Investement banks .... NOT
Insurance companies that handle interest rate swaps .... NOT
Car companies .... NOT...
Brokerage firms... NOT

These were the firms that were not regulated as banks... and these are the biggest culprits of the problem... Goldman Sacs, AIG, Merrill, Morgan, GM, Chrysler, etc. etc.

When the worst started to hit, they 'allowed' some of these to become bank holding companies so they could get bailed out...


I was against changing the Glass-Stegal act (sp)... and I worked at a bank. My take was that you could make a great living being a bank and not have the risks that some bankers wanted to take... but were prevented because of it... let's bring it back!!!
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Old 03-23-2010, 03:08 PM   #32
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I suspect your write a check comment was also tongue-in-cheek but it is so common that I have to respond. Many people express a willingness to pay more for the good of the whole. For example, I was adamantly opposed to the Bush tax cuts even though I profited from them. Similarly, I would accept a hit in my portfolio if financial reform would serve my kids and the country as a whole well. The trite answer to write a check is disingenuous. The sacrifice of writing a check would have no impact whereas the policy in question (taxes, financial reform) could be far reaching thus meriting a sacrifice.
donheff, I am enjoying this discussion, appreciate your responses. Glad that we can have a spirited discussion with such ideological differences.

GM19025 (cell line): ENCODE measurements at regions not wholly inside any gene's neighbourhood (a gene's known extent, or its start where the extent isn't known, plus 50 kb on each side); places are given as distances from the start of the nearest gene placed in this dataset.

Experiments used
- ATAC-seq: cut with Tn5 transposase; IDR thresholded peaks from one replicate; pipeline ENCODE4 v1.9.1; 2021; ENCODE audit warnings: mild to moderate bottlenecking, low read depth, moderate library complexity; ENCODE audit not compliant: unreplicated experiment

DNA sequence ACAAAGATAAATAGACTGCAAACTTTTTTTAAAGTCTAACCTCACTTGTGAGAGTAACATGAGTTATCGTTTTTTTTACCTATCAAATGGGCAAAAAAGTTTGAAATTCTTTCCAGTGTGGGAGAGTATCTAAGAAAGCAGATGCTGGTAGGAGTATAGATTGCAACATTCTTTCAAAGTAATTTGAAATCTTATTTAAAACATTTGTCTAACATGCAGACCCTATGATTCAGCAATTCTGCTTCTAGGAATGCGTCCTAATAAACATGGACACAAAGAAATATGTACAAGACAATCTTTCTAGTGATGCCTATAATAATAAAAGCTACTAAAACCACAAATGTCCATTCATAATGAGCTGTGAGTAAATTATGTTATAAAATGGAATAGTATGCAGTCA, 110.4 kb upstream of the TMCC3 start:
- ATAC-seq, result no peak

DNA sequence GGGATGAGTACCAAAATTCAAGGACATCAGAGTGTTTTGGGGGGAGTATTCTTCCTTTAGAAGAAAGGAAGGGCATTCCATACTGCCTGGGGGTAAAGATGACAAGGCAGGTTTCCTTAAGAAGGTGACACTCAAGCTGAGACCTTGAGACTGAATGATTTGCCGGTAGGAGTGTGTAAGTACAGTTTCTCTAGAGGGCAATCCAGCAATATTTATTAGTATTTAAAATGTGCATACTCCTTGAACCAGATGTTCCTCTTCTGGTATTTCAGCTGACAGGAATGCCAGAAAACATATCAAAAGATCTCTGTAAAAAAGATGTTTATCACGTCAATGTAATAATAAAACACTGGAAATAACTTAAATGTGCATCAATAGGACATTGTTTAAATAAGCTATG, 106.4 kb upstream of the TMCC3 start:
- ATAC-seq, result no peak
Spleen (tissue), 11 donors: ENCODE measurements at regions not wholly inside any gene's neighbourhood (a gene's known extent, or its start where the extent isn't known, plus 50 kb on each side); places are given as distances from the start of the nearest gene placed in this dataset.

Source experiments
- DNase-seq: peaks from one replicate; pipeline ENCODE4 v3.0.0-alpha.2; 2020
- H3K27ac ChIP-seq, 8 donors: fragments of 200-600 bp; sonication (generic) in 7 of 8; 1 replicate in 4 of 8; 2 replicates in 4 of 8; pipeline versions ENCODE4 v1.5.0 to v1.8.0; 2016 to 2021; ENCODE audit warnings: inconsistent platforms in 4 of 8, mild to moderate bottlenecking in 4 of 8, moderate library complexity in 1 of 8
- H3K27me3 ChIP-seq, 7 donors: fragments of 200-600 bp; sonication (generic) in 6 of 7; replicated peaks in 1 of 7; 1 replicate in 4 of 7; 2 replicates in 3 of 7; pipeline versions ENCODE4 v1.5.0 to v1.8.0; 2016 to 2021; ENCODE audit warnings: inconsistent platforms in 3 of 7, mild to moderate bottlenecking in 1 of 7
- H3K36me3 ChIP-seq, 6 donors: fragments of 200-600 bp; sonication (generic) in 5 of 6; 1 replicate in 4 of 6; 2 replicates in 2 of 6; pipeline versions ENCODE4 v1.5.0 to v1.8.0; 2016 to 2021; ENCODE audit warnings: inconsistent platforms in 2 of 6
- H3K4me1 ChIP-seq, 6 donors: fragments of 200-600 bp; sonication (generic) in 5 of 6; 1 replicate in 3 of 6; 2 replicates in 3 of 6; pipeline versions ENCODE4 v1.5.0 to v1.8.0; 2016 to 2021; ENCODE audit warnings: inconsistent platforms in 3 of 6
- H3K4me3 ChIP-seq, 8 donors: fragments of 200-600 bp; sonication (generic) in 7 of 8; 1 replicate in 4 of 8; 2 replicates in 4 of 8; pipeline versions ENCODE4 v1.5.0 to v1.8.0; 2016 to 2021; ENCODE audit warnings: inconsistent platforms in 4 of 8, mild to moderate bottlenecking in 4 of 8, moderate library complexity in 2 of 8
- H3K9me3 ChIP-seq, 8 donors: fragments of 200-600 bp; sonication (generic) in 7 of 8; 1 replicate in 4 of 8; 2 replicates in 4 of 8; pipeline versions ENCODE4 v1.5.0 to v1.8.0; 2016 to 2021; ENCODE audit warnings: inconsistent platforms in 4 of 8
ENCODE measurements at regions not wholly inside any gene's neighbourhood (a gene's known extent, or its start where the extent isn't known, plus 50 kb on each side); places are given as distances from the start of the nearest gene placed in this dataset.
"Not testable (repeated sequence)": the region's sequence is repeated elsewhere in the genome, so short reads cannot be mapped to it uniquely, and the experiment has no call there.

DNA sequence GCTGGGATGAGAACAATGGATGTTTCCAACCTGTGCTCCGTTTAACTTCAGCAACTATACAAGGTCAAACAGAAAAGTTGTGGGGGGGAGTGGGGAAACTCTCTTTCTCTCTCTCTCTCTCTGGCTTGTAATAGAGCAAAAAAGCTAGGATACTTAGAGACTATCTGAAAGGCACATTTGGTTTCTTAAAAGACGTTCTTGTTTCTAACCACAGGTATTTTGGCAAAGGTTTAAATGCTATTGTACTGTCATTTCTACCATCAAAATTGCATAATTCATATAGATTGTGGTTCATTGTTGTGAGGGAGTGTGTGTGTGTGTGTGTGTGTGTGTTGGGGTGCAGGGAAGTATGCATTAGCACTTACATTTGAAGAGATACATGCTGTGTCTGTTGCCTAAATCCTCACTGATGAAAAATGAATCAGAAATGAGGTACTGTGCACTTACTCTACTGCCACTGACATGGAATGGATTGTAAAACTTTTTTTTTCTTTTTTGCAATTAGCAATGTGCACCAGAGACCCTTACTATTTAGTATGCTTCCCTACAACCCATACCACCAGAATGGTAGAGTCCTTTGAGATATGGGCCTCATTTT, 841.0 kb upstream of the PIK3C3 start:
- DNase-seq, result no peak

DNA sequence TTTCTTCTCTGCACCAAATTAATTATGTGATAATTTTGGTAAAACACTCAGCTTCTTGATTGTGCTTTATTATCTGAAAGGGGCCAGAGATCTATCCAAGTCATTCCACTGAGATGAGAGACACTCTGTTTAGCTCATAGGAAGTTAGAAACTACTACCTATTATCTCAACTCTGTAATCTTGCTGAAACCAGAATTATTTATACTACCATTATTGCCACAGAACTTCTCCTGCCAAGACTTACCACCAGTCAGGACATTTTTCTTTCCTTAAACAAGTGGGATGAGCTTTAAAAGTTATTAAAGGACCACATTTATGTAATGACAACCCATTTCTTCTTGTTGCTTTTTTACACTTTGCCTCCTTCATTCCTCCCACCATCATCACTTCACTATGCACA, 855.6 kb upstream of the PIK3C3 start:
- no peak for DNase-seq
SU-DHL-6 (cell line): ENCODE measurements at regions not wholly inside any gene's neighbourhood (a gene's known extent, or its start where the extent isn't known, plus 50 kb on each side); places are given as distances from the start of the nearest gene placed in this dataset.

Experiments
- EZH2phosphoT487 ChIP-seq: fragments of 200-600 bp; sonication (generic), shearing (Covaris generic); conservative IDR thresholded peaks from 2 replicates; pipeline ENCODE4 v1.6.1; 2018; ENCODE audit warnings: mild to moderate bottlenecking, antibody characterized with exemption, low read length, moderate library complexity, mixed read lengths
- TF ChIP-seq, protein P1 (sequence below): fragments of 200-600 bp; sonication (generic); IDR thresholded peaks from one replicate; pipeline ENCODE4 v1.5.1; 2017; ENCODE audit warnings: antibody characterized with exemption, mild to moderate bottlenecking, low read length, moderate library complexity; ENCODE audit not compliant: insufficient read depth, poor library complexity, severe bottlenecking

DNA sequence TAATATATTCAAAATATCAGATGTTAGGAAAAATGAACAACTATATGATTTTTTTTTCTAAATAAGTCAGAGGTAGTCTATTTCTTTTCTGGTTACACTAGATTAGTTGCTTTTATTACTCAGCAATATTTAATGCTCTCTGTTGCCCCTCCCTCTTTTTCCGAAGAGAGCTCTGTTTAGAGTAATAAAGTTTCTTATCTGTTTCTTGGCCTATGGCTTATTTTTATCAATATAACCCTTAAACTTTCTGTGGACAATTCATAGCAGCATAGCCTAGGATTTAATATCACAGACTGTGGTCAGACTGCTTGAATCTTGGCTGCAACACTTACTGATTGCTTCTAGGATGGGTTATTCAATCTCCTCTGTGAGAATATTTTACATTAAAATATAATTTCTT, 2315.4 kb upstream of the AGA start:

My comment about writing the check was not tongue-in-cheek. I am not willing to pay more for yet another government program that isn't going to deliver what I am already paying for. I'm not willing to take a hit in my portfolio for yet another promise of "financial reform" - from a federal government that has a long history of over-promising and under-delivering. I don't support the notion that the answer to whatever problem-of-the-moment that ails us is blindly raising taxes. I'd like to see measurable and sustained accountability in place for the programs we already have, cost-cutting measures to increase efficiency and streamline government, and across- the- board head count reductions to eliminate bloated civil service payrolls first. Would you be opposed to the tax reductions we would enjoy from a more efficient, accountable government? And the premise that just because you are willing to write a check that I should be forced to write one, too is disingenuous- it's easy for you to to pontificate about writing that check; actually doing so is another matter altogether. Why should my portfolio suffer to make you feel better?
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Old 03-23-2010, 03:10 PM   #33
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Why should my portfolio suffer to make you feel better?
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Old 03-23-2010, 03:29 PM   #34
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You can't compare the 1800's to now...........
So what changed?
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Old 03-23-2010, 03:30 PM   #35
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You can't compare the 1800's to now...........